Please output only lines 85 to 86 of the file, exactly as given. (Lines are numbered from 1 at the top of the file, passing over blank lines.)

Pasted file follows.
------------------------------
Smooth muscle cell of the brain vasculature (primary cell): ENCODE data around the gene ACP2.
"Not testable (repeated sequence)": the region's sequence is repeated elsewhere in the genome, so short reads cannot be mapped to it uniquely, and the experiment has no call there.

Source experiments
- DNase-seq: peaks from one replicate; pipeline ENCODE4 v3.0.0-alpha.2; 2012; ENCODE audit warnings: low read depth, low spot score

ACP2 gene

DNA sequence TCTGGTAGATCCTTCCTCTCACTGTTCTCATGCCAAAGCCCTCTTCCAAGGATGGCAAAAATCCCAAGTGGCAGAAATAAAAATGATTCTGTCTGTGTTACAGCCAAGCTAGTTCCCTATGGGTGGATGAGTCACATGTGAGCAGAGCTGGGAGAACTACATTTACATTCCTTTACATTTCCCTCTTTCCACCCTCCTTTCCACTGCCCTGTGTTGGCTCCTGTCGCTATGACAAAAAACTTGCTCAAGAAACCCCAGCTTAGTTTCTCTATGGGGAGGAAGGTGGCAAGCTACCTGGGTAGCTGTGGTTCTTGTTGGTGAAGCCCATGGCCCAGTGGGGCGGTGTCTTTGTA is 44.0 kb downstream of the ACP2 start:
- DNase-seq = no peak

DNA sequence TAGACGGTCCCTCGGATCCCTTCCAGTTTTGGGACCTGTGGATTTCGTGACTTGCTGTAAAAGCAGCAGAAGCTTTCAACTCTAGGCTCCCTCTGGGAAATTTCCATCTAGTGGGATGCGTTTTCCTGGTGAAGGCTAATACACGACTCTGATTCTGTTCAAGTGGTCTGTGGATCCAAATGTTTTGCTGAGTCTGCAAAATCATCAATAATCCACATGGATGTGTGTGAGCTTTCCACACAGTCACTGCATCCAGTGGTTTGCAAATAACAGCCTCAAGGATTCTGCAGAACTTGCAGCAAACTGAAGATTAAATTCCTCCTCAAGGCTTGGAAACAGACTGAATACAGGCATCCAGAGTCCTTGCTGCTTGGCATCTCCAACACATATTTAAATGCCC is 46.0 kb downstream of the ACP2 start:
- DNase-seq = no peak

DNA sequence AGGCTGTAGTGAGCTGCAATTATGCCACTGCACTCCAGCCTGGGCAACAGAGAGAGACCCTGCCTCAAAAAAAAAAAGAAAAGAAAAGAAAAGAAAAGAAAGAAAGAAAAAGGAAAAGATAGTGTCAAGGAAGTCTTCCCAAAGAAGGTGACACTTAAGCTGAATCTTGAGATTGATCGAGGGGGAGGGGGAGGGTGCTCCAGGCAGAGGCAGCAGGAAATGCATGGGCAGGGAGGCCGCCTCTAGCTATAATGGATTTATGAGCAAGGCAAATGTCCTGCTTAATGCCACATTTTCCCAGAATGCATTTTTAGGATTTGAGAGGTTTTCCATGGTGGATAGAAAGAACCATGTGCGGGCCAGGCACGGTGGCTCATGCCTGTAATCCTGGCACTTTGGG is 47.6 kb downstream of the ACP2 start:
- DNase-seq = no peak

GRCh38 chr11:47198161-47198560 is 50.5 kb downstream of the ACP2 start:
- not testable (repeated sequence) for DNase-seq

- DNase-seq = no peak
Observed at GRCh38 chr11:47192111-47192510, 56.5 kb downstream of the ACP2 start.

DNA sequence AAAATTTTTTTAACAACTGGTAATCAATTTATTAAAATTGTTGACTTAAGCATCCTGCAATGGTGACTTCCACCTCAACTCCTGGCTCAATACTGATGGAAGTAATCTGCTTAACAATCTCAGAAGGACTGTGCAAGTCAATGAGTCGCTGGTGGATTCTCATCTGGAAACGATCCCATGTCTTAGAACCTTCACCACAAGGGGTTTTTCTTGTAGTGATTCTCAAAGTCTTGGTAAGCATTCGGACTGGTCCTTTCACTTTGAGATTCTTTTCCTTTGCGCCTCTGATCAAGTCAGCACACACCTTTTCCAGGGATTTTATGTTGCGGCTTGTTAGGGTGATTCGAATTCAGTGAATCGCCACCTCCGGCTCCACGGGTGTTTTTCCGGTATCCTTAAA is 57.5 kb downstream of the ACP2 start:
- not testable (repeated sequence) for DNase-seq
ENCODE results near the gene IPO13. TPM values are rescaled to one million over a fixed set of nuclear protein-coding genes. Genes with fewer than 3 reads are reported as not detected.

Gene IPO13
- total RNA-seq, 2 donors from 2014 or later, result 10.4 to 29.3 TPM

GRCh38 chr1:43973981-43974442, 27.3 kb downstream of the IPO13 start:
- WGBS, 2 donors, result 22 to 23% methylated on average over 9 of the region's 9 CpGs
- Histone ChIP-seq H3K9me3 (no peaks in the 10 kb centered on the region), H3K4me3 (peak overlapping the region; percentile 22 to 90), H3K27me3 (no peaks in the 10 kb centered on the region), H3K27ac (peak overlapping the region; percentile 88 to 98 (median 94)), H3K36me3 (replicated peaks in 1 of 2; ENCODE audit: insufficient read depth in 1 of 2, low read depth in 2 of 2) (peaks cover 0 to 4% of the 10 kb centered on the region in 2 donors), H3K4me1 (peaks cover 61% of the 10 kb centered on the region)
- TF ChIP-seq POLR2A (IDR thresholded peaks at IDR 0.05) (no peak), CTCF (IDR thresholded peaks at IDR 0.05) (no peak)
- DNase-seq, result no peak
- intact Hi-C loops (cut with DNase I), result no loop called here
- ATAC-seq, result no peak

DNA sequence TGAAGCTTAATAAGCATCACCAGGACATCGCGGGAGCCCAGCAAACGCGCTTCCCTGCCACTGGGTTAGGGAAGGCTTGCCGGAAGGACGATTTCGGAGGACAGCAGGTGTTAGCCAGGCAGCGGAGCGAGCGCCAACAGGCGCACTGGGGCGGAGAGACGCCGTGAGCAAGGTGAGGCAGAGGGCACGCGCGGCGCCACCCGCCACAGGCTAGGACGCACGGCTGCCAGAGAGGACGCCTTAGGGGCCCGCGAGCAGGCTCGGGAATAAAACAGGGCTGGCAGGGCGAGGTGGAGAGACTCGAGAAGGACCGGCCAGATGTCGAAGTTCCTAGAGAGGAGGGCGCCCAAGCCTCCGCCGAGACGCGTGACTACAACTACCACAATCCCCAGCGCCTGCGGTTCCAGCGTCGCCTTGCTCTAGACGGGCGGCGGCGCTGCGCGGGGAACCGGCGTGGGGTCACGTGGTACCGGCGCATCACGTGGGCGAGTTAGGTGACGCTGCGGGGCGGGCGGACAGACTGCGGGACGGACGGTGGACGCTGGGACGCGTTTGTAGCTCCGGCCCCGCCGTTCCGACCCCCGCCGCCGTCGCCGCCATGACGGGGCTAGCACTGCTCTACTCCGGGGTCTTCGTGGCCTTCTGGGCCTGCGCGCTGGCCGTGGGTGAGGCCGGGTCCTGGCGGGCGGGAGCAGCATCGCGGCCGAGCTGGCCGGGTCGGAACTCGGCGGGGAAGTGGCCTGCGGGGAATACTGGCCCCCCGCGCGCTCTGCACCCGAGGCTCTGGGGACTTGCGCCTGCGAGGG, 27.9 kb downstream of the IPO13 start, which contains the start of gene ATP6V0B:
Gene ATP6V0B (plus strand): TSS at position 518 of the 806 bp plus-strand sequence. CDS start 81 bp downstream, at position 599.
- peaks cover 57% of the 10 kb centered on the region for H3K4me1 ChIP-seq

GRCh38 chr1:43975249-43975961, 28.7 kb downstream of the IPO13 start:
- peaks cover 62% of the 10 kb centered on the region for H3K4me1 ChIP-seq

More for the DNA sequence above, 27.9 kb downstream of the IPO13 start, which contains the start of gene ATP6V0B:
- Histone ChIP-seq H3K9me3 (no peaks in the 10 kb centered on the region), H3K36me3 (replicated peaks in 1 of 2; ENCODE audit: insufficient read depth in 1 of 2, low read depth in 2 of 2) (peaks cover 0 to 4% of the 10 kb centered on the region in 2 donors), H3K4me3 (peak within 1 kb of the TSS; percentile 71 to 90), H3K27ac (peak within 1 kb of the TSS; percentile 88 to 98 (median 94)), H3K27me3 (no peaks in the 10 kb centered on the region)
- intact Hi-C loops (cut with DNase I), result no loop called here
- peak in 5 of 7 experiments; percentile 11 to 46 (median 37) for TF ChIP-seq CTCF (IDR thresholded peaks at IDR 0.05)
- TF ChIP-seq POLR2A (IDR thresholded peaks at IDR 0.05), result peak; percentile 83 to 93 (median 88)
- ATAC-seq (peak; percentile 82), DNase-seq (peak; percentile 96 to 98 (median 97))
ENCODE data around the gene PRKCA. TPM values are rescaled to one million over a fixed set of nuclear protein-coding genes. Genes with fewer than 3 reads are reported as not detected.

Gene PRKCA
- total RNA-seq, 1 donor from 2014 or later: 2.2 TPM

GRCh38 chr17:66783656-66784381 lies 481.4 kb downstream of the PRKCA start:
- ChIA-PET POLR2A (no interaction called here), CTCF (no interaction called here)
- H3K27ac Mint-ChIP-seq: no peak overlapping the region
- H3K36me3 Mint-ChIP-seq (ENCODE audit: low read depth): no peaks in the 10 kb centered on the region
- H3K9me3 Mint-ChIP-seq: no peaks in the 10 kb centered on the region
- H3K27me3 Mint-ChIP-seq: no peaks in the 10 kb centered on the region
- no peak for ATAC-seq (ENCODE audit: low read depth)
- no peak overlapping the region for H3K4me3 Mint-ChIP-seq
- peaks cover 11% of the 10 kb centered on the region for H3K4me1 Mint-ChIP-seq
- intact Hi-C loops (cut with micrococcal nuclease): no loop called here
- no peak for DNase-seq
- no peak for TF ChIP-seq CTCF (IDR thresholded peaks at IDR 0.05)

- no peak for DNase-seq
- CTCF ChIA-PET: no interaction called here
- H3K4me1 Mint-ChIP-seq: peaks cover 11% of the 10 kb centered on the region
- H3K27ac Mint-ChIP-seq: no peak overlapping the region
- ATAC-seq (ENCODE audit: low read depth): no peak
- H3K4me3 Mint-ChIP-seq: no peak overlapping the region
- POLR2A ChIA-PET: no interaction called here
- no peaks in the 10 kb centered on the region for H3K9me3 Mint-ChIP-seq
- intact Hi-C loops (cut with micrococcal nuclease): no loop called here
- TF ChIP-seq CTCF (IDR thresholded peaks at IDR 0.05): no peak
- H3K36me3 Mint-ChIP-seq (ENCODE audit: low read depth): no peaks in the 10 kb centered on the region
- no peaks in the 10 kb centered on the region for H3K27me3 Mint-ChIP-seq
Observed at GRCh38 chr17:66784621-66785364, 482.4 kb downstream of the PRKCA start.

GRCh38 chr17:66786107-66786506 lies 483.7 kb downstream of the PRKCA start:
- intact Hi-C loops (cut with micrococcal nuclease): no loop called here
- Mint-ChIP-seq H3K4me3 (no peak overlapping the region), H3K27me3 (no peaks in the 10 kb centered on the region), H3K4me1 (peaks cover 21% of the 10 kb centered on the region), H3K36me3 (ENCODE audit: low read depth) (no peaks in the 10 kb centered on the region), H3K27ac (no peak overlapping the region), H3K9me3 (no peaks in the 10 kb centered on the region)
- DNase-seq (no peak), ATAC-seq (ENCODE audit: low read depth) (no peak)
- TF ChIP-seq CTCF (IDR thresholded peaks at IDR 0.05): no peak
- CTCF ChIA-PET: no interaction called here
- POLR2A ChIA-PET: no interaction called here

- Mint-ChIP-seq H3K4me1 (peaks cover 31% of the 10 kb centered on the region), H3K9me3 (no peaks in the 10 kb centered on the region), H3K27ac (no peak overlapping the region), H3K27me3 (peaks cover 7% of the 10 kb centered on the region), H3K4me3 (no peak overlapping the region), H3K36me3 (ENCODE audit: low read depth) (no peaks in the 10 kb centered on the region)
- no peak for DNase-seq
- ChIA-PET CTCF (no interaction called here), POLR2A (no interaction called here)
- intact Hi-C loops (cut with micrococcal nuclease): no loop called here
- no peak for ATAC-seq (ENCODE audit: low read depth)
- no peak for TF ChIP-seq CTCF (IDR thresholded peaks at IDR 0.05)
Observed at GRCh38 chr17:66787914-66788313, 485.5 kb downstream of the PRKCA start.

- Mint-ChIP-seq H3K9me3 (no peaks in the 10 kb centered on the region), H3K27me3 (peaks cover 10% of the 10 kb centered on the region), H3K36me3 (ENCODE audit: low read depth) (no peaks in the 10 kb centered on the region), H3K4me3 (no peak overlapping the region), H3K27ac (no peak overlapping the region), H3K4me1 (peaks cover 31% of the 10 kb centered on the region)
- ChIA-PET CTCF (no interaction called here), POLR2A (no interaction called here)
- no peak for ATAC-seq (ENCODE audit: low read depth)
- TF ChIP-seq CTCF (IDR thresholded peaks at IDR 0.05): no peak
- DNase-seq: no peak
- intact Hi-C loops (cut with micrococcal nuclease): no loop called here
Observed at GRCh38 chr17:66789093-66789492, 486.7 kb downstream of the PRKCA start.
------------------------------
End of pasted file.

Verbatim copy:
- DNase-seq: no peak
- intact Hi-C loops (cut with micrococcal nuclease): no loop called here